Rising interest rates could change the film industry for the better. Interest rates have steadily declined between 2008 and 2021, and with cheap capital, film studios have invested billions of dollars in CGI-based franchises. Adjusted for inflation, 29 of the 40 most expensive films ever made since 2008.
Disney is the studio responsible for the transition to mega-blockbusters. The top five most expensive films are either Pirates of the Caribbean or Marvel, franchises owned by Disney. Filmed in 2011, Pirates of the Caribbean: On Stranger Tides is the most expensive film ever made, costing $456 million to make in 2021 US prices.
In fact, 13 of the 40 most expensive movies of all time are Marvel, Pirates of the Caribbean or Star Wars. When money is cheap, investing so much capital in franchises makes sense because the potential returns are significant. The first Avengers movie was very expensive, but spawned one of the most profitable franchises in movie history.
But this comes with risks. Disney’s Mulan remake cost $200 million but failed and lost over $130 million. This is the other side of the risk reward coin, and this year people have given up risk. With interest rates rising, investors need cash now, which is one of the reasons Bob Chapek was ousted as Disney CEO earlier this week.
Chapek replaced longtime CEO Bob Iger in 2020. At the time, interest rates were low and the stream wars were raging. Chapek wanted to get as many customers as possible to Disney’s streaming services at any cost, and he succeeded. In the fourth quarter of this year, Disney had 235.7 million streaming subscribers. That’s more than 221 million in Q3 and more than competitor Netflix. Chapek’s problem is that operating losses from streaming have increased from $800 million to $1.5 billion.
A few days after these results, Čapek was replaced by Iger. It was reported that one of the first things Iger did upon his return was to fire Kareem Daniel, head of the company’s media entertainment division and a man involved in Marvel’s 2009 acquisition of Disney. Iger announced Daniel’s departure in an email to employees, along with a “new structure”. this puts more decision-making power in the hands of our creative teams and rationalizes costs.”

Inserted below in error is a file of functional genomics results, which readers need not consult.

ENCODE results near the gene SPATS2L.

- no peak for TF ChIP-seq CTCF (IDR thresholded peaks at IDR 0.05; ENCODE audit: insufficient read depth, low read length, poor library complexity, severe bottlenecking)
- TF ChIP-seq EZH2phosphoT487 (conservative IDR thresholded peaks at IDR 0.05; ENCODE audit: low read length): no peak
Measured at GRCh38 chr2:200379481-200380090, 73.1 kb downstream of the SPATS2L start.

Like Amazon and Meta Platforms, Disney’s board of directors decided it needed to cut costs and stop pouring billions of dollars into potentially successful ideas that won’t generate cash flow for years. The difference with Disney is that instead of laying off 10,000 white-collar workers, the company fired its chief executive. So far, Capek is the most visible victim of the media and technology cull.
It’s good for film buffs. Spending more money on films didn’t make them any better. None of the 40 Most Expensive Movies has an IMDb rating of 8.4, and most of them languish on sixes. The hugely popular Back to the Future cost only $48 million inflation-adjusted and currently has an 8.5 rating. The original Star Wars movies were made on a tight budget compared to the Disney reboots, but The Empire Strikes Back has an 8.7 rating compared to a miserable 4.1 for Star Wars: The Last Jedi.
The concern with falling interest rates is that by chasing cash now, companies will lose sight of the long-term projects that will make our lives better in the future. But the truth is that having a lot of cheap capital does not guarantee better innovation. In the movie industry, all this money has only spawned an endless supply of Fast & Furious movies and disappointing remakes of movies we used to love.
Unsatisfactory innovation is also evident in the economy as a whole. Most of the largest companies in the world are nothing more than billboards. Any poet will tell you that limits are necessary for creativity to flourish. It’s time for the business world to face some financial constraints, and our innovations will help them.
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